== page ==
You know what? You should go nuts! No, not that kind of nuts, but actually go and grab a handful of nuts right now. Why? Because they are probably one of the most underrated snacks in America.
Not only do they provide a host of nutrients but they are delicious and a versatile addition to any diet.
The lowest-calorie nuts at 160 per ounce are almonds (23 nuts; 6 grams protein, 14 grams fat); cashews (16 to 18 nuts; 5 grams protein, 13 grams fat); and pistachios (49 nuts; 6 grams protein, 13 grams fat). Avoid nuts packaged or roasted in oil; instead, eat them raw or dry roasted, says Caplan. (Roasted nuts may have been heated in hydrogenated or omega-6 unhealthy fats, or to high temperatures that can destroy their nutrients.)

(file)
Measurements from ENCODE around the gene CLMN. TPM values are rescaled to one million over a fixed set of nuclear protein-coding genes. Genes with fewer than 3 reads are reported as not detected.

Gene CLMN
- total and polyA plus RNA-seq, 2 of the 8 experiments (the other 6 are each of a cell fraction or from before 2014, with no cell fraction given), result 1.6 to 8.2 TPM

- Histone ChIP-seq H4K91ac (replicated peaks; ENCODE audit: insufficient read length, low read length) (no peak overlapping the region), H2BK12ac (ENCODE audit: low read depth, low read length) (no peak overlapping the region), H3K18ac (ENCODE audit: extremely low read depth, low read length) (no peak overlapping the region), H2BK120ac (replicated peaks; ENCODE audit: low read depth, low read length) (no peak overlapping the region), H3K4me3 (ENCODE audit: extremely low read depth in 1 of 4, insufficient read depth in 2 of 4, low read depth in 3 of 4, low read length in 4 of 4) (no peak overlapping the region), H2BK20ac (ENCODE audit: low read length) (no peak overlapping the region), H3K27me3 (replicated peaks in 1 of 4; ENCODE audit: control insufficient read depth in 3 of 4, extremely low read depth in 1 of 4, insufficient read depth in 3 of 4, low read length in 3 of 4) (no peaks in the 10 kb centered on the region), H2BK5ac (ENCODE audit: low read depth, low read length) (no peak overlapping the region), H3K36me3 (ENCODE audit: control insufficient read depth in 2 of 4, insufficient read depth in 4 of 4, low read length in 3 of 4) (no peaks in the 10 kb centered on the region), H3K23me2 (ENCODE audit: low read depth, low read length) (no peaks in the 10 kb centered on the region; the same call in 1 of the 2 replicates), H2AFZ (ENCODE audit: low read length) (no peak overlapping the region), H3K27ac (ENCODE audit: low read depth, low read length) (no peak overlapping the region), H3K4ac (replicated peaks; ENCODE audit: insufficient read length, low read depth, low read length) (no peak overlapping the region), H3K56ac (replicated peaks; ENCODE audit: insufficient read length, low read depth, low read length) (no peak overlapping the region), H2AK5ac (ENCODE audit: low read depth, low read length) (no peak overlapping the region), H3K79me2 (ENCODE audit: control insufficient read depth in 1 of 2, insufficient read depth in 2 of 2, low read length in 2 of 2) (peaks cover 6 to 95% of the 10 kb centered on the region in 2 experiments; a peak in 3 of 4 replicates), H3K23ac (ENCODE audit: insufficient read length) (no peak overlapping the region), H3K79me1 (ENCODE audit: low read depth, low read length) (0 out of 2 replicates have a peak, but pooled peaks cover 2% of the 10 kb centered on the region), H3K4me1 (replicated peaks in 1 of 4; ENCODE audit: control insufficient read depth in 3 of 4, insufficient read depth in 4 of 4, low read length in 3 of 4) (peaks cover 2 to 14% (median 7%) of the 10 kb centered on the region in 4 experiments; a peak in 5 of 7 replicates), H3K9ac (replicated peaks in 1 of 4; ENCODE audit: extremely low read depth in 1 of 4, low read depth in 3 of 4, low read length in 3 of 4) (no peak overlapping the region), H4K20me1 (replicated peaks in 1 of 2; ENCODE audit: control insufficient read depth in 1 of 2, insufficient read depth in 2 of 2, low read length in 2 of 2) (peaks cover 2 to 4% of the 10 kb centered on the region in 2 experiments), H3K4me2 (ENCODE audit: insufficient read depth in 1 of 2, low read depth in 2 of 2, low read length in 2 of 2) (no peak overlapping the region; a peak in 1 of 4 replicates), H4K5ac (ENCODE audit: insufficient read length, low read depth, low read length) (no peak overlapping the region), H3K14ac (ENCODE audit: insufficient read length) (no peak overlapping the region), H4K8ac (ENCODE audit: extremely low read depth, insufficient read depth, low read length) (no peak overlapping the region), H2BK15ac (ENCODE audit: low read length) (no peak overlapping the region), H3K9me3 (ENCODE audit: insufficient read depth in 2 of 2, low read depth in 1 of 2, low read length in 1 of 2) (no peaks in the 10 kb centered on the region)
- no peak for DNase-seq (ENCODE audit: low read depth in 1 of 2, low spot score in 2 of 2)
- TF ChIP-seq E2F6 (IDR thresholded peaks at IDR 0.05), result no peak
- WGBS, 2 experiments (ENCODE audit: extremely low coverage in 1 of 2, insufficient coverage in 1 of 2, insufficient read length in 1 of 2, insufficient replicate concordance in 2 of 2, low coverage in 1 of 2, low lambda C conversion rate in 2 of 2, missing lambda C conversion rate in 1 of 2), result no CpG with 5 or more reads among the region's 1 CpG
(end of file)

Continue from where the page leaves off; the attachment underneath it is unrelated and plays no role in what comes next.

Peanuts are high in folate—a mineral essential for brain development that may protect against cognitive decline. (It also makes peanuts a great choice for vegetarians, who can come up short on folate, and pregnant women, who need folate to protect their unborn babies from birth defects, says Caplan.) Like most other nuts, peanuts are also full of brain-boosting healthy fats and vitamin E, as well. One ounce of peanuts (about 28 unshelled nuts) contains about 170 calories, 7 grams protein, and 14 grams fat.
Here are 5 reasons nuts add up in the nutrition department.
1. They keep you full. According to a 2008 review of weight and nuts, there is little weight change with including nuts in one’s diet even though they are calorically dense. Scientists believe this has to do with the satiety (filling) value of nuts, as they contain, protein, fiber, and fat. There are even some studies that show that weight loss diets that include nuts have better results and compliance than those that don’t.
So, if you are avoiding nuts in favor of your waistline, don’t!
2. They are good for your heart. Nuts contain the amino acid arginine, which is involved in a process that allows blood vessels to dilate and blood to flow freely. A review in the American College of Nutrition discovered…